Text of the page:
Always a deep thinker, Skinner is an engaging conversationalist, but he has had plenty of time to evaluate his own material over the past decade. He recently described his third album, The Hardest Way to Make an Easy Living (2006), as his “pop star meltdown album”.
“It’s a cliche because it’s true,” he shrugs. “I thought that honesty was the thing that I could do, and that album taught me that it’s about the audience; it’s not about you. It’s a big challenge, because you have to be honest – because people can tell [if you’re not]. But actually, you can go too far with honesty; that’s what I learned. Does that make sense? There’s only so far that honesty can get you. But that’s what I do for a living: work out the bits of my life that are important and talk about those, rather than just talk about everything.”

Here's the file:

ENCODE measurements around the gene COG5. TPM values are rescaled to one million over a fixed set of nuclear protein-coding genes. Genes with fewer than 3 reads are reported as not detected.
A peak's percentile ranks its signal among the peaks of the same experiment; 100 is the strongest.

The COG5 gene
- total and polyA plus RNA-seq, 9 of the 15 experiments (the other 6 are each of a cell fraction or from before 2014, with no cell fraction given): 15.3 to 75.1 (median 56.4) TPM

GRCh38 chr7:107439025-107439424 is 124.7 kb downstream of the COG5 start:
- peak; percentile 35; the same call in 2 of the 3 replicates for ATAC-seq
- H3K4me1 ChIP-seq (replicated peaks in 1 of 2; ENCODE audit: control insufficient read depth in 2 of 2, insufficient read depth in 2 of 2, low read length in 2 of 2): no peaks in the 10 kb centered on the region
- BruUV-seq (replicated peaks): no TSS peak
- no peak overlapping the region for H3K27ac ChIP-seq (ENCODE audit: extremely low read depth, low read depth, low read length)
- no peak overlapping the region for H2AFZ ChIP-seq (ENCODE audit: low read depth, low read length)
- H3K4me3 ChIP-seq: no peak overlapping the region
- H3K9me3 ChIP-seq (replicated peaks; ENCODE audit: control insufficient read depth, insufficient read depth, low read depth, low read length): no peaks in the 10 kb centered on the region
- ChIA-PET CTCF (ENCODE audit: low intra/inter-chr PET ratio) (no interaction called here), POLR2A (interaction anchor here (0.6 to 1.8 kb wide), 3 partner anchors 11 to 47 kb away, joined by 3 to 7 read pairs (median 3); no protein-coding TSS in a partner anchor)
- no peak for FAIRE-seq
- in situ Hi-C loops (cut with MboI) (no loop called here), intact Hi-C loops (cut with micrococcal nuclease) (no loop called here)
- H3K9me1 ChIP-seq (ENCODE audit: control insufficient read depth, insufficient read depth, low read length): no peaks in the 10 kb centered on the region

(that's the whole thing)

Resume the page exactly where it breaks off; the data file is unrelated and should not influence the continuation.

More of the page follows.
The new album does just that, albeit filtered through Skinner’s trademark wry take on the world; even the song titles, from I Wish You Loved You As Much As You Love Him, to Conspiracy Theory Freestyle, are a mix of truthfulness and tongue-in-cheek wit. The motley crew of collaborators, meanwhile, keep the musical side of things stimulating.
Some of them are more obvious choices than others. Skinner crossed paths with Kevin Parker of Tame Impala on the festival circuit last year and the pair struck up a friendship that led to Call My Phone Thinking I’m Doing Nothing Better. His track with Ms Banks, meanwhile, ensued as a result of his work as a DJ.